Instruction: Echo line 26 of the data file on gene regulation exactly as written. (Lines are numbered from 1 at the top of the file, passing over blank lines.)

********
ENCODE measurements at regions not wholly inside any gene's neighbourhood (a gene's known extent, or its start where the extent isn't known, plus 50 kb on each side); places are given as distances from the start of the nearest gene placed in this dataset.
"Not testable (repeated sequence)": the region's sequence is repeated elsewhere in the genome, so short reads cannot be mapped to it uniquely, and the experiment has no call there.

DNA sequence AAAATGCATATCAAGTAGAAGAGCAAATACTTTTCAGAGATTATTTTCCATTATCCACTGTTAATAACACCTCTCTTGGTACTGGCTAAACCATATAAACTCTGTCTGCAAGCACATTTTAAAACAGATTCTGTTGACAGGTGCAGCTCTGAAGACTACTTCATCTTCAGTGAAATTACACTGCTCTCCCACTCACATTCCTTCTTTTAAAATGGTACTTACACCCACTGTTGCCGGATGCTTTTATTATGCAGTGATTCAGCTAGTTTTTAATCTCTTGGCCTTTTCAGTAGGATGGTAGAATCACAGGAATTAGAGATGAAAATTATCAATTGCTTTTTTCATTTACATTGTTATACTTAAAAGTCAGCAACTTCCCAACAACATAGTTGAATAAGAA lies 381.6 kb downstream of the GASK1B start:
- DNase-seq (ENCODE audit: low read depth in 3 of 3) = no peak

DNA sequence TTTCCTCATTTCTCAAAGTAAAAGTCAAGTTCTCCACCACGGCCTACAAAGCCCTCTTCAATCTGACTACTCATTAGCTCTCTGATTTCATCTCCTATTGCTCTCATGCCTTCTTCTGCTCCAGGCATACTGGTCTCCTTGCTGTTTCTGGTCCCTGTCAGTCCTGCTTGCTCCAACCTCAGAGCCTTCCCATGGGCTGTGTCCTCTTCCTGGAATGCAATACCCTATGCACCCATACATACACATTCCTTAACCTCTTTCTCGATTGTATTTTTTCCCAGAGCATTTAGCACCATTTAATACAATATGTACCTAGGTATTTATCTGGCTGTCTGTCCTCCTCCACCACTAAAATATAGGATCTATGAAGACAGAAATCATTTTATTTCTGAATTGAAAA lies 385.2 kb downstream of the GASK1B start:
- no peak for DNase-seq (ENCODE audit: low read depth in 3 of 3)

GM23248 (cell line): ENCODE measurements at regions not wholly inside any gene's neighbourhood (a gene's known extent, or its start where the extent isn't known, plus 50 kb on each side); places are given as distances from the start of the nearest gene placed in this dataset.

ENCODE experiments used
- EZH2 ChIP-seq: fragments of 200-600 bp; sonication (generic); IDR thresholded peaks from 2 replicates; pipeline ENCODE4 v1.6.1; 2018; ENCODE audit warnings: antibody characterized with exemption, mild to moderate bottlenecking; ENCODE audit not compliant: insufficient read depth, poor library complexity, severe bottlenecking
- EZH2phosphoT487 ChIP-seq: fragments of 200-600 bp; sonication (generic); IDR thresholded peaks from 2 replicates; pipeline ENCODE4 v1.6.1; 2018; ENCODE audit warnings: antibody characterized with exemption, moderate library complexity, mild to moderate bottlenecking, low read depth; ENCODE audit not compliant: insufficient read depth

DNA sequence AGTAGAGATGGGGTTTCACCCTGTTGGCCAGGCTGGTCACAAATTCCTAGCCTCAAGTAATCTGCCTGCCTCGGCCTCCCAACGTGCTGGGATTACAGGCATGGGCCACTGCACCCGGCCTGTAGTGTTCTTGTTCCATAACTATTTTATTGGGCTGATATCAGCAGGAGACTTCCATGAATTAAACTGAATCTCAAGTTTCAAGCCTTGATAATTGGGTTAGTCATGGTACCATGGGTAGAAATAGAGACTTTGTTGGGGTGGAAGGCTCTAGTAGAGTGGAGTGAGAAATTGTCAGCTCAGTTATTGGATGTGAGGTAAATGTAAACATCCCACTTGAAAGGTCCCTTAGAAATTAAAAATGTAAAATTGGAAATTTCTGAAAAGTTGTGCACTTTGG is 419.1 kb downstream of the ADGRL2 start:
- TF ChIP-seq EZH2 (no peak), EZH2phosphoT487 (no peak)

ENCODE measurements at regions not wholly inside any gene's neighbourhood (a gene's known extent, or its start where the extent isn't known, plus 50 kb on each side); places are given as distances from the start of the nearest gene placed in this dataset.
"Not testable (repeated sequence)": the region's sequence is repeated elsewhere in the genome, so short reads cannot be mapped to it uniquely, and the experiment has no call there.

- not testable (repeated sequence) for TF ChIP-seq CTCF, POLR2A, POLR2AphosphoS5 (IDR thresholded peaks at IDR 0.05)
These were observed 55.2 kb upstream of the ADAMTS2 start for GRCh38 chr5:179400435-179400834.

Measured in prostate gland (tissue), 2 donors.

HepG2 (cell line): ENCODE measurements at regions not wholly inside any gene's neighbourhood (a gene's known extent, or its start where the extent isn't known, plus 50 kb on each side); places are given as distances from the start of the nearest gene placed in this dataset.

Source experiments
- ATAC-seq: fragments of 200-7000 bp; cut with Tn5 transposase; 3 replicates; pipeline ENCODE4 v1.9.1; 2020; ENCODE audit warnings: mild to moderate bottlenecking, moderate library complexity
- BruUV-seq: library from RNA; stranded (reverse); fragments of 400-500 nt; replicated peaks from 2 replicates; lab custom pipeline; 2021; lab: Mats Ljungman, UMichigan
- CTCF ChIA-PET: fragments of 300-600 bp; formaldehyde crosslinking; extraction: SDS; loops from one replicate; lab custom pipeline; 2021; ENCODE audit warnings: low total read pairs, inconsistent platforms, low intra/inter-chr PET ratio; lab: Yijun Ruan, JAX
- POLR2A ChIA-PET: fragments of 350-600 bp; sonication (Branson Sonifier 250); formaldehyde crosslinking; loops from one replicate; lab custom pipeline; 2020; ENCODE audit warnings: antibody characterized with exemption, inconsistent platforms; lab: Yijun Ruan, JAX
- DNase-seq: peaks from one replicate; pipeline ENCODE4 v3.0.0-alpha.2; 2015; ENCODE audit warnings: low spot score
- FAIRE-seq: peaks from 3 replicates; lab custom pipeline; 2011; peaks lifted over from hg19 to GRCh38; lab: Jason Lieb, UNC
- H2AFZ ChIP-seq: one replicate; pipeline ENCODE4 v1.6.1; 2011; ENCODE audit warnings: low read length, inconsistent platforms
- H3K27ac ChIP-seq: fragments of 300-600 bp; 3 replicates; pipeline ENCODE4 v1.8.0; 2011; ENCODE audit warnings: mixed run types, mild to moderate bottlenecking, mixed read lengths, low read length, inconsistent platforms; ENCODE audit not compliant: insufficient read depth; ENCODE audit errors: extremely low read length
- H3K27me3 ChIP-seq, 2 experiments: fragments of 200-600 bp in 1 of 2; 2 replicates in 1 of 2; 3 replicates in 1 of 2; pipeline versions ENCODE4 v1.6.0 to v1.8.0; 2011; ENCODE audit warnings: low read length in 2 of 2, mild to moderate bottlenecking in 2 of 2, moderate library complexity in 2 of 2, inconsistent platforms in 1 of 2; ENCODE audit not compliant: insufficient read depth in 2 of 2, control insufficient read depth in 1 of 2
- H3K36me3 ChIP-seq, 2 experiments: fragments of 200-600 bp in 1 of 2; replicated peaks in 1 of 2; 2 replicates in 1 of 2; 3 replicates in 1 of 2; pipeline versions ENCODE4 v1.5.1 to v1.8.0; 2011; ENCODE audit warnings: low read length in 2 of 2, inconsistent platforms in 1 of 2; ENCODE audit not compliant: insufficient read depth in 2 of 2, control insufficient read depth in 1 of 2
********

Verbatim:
- H2AFZ ChIP-seq: one replicate; pipeline ENCODE4 v1.6.1; 2011; ENCODE audit warnings: low read length, inconsistent platforms